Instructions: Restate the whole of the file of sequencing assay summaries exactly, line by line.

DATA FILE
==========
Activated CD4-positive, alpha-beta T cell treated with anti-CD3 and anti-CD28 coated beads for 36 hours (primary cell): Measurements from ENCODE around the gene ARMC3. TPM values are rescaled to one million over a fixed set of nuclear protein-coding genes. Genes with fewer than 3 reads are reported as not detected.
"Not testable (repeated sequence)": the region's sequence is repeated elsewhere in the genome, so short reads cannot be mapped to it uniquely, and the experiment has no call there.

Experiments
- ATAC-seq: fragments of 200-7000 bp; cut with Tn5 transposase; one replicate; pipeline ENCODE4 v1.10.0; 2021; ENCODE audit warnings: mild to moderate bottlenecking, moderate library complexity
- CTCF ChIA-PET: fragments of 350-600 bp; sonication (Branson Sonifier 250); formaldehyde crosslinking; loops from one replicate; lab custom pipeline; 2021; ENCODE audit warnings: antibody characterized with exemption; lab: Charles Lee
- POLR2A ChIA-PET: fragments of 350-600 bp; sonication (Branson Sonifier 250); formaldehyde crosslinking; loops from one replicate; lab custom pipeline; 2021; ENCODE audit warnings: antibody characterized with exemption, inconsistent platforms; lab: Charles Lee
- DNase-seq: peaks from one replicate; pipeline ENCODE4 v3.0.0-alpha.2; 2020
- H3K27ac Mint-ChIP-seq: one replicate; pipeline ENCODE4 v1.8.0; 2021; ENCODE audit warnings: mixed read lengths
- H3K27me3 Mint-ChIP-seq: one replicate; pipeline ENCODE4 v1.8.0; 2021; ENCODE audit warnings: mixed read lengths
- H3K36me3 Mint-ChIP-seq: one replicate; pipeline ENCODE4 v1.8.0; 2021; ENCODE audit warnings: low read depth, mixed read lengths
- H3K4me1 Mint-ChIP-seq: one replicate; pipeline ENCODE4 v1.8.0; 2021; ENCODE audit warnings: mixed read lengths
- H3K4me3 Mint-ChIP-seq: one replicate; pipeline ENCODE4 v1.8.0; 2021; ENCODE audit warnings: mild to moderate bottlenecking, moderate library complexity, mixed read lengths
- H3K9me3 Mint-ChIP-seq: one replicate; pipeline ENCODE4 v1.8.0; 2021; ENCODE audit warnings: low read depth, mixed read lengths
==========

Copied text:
Activated CD4-positive, alpha-beta T cell treated with anti-CD3 and anti-CD28 coated beads for 36 hours (primary cell): Measurements from ENCODE around the gene ARMC3. TPM values are rescaled to one million over a fixed set of nuclear protein-coding genes. Genes with fewer than 3 reads are reported as not detected.
"Not testable (repeated sequence)": the region's sequence is repeated elsewhere in the genome, so short reads cannot be mapped to it uniquely, and the experiment has no call there.

Experiments
- ATAC-seq: fragments of 200-7000 bp; cut with Tn5 transposase; one replicate; pipeline ENCODE4 v1.10.0; 2021; ENCODE audit warnings: mild to moderate bottlenecking, moderate library complexity
- CTCF ChIA-PET: fragments of 350-600 bp; sonication (Branson Sonifier 250); formaldehyde crosslinking; loops from one replicate; lab custom pipeline; 2021; ENCODE audit warnings: antibody characterized with exemption; lab: Charles Lee
- POLR2A ChIA-PET: fragments of 350-600 bp; sonication (Branson Sonifier 250); formaldehyde crosslinking; loops from one replicate; lab custom pipeline; 2021; ENCODE audit warnings: antibody characterized with exemption, inconsistent platforms; lab: Charles Lee
- DNase-seq: peaks from one replicate; pipeline ENCODE4 v3.0.0-alpha.2; 2020
- H3K27ac Mint-ChIP-seq: one replicate; pipeline ENCODE4 v1.8.0; 2021; ENCODE audit warnings: mixed read lengths
- H3K27me3 Mint-ChIP-seq: one replicate; pipeline ENCODE4 v1.8.0; 2021; ENCODE audit warnings: mixed read lengths
- H3K36me3 Mint-ChIP-seq: one replicate; pipeline ENCODE4 v1.8.0; 2021; ENCODE audit warnings: low read depth, mixed read lengths
- H3K4me1 Mint-ChIP-seq: one replicate; pipeline ENCODE4 v1.8.0; 2021; ENCODE audit warnings: mixed read lengths
- H3K4me3 Mint-ChIP-seq: one replicate; pipeline ENCODE4 v1.8.0; 2021; ENCODE audit warnings: mild to moderate bottlenecking, moderate library complexity, mixed read lengths
- H3K9me3 Mint-ChIP-seq: one replicate; pipeline ENCODE4 v1.8.0; 2021; ENCODE audit warnings: low read depth, mixed read lengths